Switchgrass (Panicum virgatum L.) is a high yielding perennial grass species
that is considered as a model biomass crop. However, the self-infertility
and high ploidy level of this species make it difficult to study gene
function or improve germplasm. Iowa State University's Yang Liu explored the
feasibility of using CRISPR-Cas9 for targeted mutagenesis in tetraploid
The team first tested CRISPR in switchgrass with a non-functional
green-fluorescent protein gene with an insertion in its 5$B!l(B coding region.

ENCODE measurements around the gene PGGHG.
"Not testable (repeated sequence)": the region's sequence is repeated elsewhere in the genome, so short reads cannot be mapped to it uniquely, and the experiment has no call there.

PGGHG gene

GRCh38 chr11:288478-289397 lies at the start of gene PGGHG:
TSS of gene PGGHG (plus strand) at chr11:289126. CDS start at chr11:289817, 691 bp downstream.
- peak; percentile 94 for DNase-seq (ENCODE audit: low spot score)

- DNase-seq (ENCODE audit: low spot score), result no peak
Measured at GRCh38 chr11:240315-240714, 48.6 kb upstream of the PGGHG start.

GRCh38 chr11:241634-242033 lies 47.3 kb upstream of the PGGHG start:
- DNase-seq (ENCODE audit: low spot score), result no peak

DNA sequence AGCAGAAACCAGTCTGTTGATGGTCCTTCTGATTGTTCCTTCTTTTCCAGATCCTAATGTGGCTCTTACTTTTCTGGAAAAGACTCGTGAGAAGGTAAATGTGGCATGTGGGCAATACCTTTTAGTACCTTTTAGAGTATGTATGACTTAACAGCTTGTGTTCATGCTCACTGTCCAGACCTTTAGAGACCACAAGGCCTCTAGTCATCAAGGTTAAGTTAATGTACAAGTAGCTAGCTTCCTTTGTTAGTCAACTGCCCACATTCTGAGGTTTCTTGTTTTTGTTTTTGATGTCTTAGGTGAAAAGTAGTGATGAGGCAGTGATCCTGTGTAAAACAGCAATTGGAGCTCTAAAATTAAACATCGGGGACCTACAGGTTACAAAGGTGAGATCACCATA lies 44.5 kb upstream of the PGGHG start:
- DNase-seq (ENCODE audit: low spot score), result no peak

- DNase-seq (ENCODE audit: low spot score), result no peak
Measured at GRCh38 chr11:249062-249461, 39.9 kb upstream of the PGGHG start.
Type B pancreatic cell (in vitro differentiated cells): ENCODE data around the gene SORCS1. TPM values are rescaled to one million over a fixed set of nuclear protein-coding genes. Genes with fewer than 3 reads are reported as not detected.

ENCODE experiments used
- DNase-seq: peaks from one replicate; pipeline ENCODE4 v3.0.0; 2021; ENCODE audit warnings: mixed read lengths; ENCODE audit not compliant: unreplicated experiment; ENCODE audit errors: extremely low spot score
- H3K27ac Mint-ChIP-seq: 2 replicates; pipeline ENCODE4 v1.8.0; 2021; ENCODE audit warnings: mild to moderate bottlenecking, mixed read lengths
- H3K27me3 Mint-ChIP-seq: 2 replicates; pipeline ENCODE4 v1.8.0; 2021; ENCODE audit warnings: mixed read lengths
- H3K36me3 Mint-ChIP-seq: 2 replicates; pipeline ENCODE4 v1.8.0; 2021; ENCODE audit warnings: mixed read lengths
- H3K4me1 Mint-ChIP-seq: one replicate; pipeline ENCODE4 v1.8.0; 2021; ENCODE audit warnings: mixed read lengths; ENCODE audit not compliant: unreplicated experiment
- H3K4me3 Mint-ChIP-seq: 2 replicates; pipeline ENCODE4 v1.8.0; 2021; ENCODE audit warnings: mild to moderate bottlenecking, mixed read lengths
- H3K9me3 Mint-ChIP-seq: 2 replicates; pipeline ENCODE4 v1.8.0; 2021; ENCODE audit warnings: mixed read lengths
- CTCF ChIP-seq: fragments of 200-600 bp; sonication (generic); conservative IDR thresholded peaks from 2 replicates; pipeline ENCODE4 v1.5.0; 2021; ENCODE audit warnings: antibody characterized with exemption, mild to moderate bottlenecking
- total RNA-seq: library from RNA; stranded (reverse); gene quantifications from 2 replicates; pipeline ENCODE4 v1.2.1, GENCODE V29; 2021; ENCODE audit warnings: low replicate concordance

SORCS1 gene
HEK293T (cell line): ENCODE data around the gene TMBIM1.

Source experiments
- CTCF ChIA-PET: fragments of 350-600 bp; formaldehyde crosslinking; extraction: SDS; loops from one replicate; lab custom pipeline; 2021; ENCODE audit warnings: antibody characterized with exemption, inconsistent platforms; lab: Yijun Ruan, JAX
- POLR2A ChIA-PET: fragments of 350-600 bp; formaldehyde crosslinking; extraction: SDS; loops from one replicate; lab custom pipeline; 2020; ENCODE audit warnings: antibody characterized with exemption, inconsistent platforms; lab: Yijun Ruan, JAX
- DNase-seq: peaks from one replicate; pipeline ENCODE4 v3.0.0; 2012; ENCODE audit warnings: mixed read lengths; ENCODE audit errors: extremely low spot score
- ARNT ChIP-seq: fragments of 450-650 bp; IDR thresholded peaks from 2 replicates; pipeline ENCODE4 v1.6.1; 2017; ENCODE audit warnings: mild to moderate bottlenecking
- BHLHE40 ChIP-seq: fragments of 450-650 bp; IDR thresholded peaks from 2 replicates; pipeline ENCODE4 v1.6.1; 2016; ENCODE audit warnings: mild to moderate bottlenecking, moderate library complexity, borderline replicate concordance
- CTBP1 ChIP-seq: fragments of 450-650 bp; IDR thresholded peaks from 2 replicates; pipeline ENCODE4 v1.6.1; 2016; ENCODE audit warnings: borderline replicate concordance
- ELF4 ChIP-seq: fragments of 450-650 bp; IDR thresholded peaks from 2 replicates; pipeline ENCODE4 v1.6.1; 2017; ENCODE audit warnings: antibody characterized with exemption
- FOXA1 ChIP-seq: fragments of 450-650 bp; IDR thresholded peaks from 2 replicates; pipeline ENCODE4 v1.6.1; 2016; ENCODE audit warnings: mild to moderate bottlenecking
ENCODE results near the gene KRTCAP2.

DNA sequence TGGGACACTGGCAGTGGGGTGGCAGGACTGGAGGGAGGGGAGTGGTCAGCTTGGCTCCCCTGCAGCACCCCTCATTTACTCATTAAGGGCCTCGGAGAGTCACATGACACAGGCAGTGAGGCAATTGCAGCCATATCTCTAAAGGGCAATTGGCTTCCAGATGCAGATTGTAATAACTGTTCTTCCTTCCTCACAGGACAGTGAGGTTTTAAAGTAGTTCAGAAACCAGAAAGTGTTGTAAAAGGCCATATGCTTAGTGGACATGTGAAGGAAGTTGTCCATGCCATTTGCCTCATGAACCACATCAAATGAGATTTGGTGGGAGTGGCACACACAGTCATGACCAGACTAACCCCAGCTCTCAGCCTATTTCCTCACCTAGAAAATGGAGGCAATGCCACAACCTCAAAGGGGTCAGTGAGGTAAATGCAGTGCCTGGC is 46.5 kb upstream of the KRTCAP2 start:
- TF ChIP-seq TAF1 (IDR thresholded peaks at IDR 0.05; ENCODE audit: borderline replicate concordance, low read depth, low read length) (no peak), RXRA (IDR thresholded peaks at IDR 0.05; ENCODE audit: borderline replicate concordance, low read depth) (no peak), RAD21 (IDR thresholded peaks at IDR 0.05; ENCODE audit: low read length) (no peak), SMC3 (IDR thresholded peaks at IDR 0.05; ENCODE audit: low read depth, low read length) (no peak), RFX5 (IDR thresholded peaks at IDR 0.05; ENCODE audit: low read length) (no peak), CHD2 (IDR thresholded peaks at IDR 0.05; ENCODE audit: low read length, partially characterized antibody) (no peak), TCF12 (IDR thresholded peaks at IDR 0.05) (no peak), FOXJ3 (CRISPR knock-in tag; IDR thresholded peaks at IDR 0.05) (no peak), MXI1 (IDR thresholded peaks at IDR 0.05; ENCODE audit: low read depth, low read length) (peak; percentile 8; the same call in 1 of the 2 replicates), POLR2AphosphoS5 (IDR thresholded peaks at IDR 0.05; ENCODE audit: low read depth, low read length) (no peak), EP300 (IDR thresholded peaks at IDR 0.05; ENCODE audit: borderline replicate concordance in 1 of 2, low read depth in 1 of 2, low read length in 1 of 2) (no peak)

The gene was successfully mutated by a Cas9/sgRNA complex, resulting in its
restored function. Agrobacterium-mediated transformation of calli derived
from mature caryopses was then performed, targeting several genes, namely
teosinte branched 1 (tb1) a and b and phosphoglycerate mutase (PGM).
Primary transformants (T0) containing CRISPR-Cas9-induced mutations were
obtained at frequencies of 95.5% (tb1a) and 11% (tb1b), with the T0 mutants
exhibiting increased tiller production. Meanwhile, a mutation frequency of
13.7% was also obtained for the PGM gene. No apparent phenotypical
alterations were observed in the PGM T0 mutants.
This study proves that CRISPR-Cas9 system can generate targeted mutagenesis
effectively in switchgrass.